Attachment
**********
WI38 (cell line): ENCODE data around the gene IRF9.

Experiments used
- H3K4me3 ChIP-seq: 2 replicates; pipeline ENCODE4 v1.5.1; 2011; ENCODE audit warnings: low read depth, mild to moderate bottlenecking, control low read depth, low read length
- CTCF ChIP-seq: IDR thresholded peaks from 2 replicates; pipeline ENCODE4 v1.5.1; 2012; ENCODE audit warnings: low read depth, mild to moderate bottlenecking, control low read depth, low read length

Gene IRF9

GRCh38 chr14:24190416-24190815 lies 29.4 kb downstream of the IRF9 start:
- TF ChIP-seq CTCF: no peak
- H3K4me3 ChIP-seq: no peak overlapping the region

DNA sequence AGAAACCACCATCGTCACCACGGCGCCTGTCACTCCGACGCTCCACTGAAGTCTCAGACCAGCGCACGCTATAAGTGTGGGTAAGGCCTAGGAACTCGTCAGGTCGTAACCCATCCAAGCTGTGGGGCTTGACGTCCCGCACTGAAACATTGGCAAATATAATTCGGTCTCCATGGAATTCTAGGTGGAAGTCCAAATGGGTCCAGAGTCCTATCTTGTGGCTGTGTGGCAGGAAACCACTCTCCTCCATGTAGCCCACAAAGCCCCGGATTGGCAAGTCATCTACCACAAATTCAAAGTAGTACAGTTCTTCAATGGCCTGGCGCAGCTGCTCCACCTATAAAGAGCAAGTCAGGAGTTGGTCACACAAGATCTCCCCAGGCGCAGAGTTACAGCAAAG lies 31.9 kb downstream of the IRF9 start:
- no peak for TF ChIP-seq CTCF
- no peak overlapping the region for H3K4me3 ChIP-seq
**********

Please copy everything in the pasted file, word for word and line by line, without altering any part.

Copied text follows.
WI38 (cell line): ENCODE data around the gene IRF9.

Experiments used
- H3K4me3 ChIP-seq: 2 replicates; pipeline ENCODE4 v1.5.1; 2011; ENCODE audit warnings: low read depth, mild to moderate bottlenecking, control low read depth, low read length
- CTCF ChIP-seq: IDR thresholded peaks from 2 replicates; pipeline ENCODE4 v1.5.1; 2012; ENCODE audit warnings: low read depth, mild to moderate bottlenecking, control low read depth, low read length

Gene IRF9

GRCh38 chr14:24190416-24190815 lies 29.4 kb downstream of the IRF9 start:
- TF ChIP-seq CTCF: no peak
- H3K4me3 ChIP-seq: no peak overlapping the region

DNA sequence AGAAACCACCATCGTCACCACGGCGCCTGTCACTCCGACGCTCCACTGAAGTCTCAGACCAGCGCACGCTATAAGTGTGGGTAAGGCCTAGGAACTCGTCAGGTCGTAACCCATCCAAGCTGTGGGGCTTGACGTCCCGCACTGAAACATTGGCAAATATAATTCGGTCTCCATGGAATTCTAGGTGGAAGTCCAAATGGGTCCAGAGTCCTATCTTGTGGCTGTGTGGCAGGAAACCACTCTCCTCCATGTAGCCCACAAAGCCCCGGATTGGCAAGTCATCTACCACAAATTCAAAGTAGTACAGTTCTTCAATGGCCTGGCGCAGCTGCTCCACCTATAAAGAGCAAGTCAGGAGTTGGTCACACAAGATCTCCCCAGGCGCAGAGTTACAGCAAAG lies 31.9 kb downstream of the IRF9 start:
- no peak for TF ChIP-seq CTCF
- no peak overlapping the region for H3K4me3 ChIP-seq